Ok, so I’ve missed Hallowe’en but I’m back with another tale of weirdness (check out the witches and vampires in my Spooky Stories archive) from the distant scratchy twigs of my family tree.
Werewolf. I’m sure you’re already imagining a great hairy, slathering beast, driven crazy by bloodlust as it rampages under a full moon until some brave hero pumps it full of silver … Or maybe you’re of the age where you picture an over-sized canid leaping about the forests of Washington State. Either way, you’re probably wondering what and why and how there are records of a werewolf in my family tree, right?
Sometimes I feel that me writing here is shouting into the Void. Sometimes it doesn’t bother me, and sometimes it does. I enjoy every interaction that my research prompts, especially those from people who are related to the people I mention in my posts. Over the last few months one post especially has caused two specific interactions that I am thankful for, and in turn one of those has created a new family link. So this post is dedicated to Bret and Dori.
The post in question is actually one of my more popular (or at least most visited) posts: Witchy Witchness from way back in 2014 recounts how I am related to two of the accused witches of Salem (one through direct descent) through the Butterfield and Averill lines. But apparently it doesn’t stop there …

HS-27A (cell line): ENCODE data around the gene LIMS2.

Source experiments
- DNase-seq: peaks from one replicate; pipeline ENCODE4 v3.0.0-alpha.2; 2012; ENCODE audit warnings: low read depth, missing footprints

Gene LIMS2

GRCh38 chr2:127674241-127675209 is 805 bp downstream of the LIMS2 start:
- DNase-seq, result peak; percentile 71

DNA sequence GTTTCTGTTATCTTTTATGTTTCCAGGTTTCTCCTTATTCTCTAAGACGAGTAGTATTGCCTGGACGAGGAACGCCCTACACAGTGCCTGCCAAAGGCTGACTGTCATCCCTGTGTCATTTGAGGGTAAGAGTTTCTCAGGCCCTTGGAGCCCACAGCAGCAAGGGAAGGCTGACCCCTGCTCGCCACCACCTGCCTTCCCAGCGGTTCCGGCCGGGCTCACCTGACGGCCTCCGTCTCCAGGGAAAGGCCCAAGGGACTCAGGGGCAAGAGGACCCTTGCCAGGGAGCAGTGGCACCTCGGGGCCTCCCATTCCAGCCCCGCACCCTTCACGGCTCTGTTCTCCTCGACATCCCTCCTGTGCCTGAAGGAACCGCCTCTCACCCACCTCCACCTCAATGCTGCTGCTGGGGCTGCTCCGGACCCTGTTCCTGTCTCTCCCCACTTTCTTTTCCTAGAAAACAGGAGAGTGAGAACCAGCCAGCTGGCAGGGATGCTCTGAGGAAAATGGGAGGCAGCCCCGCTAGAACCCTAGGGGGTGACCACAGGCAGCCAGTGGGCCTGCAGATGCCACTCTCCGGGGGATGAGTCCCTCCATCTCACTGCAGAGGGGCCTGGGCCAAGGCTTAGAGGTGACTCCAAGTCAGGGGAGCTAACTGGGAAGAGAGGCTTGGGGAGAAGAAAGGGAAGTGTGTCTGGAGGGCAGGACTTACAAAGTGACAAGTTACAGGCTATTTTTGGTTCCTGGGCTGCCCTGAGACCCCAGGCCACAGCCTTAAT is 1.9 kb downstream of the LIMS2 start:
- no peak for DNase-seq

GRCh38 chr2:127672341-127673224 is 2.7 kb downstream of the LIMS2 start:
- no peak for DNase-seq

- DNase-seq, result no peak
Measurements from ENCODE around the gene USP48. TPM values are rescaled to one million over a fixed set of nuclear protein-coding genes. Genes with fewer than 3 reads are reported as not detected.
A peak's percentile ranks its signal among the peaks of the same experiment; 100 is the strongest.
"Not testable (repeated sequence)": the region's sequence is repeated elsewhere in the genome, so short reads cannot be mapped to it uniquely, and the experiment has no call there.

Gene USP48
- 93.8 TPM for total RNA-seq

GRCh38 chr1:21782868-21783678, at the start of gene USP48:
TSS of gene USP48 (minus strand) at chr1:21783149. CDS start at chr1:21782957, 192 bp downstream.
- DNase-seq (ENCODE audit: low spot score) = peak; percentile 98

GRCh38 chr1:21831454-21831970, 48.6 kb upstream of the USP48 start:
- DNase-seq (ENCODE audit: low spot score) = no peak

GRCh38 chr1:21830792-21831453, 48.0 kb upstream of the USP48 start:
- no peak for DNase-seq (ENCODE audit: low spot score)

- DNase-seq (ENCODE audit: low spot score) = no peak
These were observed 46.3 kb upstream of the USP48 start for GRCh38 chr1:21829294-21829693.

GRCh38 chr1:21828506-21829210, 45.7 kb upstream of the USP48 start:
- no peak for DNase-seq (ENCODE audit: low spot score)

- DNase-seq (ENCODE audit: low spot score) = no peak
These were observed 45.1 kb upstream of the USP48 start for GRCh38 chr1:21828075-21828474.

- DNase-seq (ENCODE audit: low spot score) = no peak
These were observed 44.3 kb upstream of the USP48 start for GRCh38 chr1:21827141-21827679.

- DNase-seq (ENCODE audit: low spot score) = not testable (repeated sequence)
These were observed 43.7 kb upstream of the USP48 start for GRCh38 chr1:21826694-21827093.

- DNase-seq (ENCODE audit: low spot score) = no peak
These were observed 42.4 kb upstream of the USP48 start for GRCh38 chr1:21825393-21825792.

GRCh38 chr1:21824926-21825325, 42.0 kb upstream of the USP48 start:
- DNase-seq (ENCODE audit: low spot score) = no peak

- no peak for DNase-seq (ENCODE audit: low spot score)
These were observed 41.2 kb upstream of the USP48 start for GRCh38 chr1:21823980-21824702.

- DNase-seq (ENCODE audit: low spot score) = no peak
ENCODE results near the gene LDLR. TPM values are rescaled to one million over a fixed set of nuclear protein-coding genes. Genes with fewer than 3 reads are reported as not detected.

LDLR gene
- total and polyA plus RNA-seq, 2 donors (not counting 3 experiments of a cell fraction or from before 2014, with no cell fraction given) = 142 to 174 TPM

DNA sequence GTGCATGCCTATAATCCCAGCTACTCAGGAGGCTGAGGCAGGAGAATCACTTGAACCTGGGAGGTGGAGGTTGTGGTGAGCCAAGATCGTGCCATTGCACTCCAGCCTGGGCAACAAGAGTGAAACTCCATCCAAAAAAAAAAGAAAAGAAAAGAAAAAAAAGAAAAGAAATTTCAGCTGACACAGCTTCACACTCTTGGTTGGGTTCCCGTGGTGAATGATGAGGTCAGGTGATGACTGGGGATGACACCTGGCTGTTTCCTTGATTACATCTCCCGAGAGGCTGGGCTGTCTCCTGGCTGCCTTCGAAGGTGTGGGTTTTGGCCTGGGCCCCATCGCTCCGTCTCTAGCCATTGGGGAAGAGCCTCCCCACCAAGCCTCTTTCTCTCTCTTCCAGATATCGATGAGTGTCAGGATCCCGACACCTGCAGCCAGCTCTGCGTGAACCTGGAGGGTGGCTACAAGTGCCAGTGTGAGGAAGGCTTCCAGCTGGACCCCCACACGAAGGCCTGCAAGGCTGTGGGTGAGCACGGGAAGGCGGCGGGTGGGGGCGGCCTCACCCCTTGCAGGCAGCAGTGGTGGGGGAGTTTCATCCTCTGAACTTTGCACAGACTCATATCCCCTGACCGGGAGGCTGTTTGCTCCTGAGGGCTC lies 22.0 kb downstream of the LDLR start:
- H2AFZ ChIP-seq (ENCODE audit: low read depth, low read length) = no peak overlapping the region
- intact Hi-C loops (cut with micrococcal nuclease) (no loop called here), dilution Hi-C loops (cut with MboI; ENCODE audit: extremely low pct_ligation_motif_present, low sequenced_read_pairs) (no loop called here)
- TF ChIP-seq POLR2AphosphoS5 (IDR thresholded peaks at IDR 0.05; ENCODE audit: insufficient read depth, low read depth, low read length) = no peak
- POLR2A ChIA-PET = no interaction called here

Its always good when you have an ancestor – or at least family – involved in one of history’s Great Events. Not that you wish them harm, but it increases the likelihood of there being records regarding their life – or at the minimum proves that they were there. Its one of the reasons military-minded ancestors are such a boon: not only do you get a shot at some personal info (height, weight, hair/eye colour, etc) but also – if you’re lucky – you get a sense of the kind of person they were.
During my investigations into my American families, its only my paternal side that has given me any long roots in America (not that the maternal side has none – I just haven’t been able to find it yet!), and there is a frisson when you get back as far as the 1600s and can count the ‘Founding Fathers’ of certain townships in your ancestry. But leading back to New Hampshire in the late 17th century there is also another event that looms at the back of your mind: the Salem witch trials.
“The Witch, No. 1”, c.1892 lithograph by Joseph E. Baker.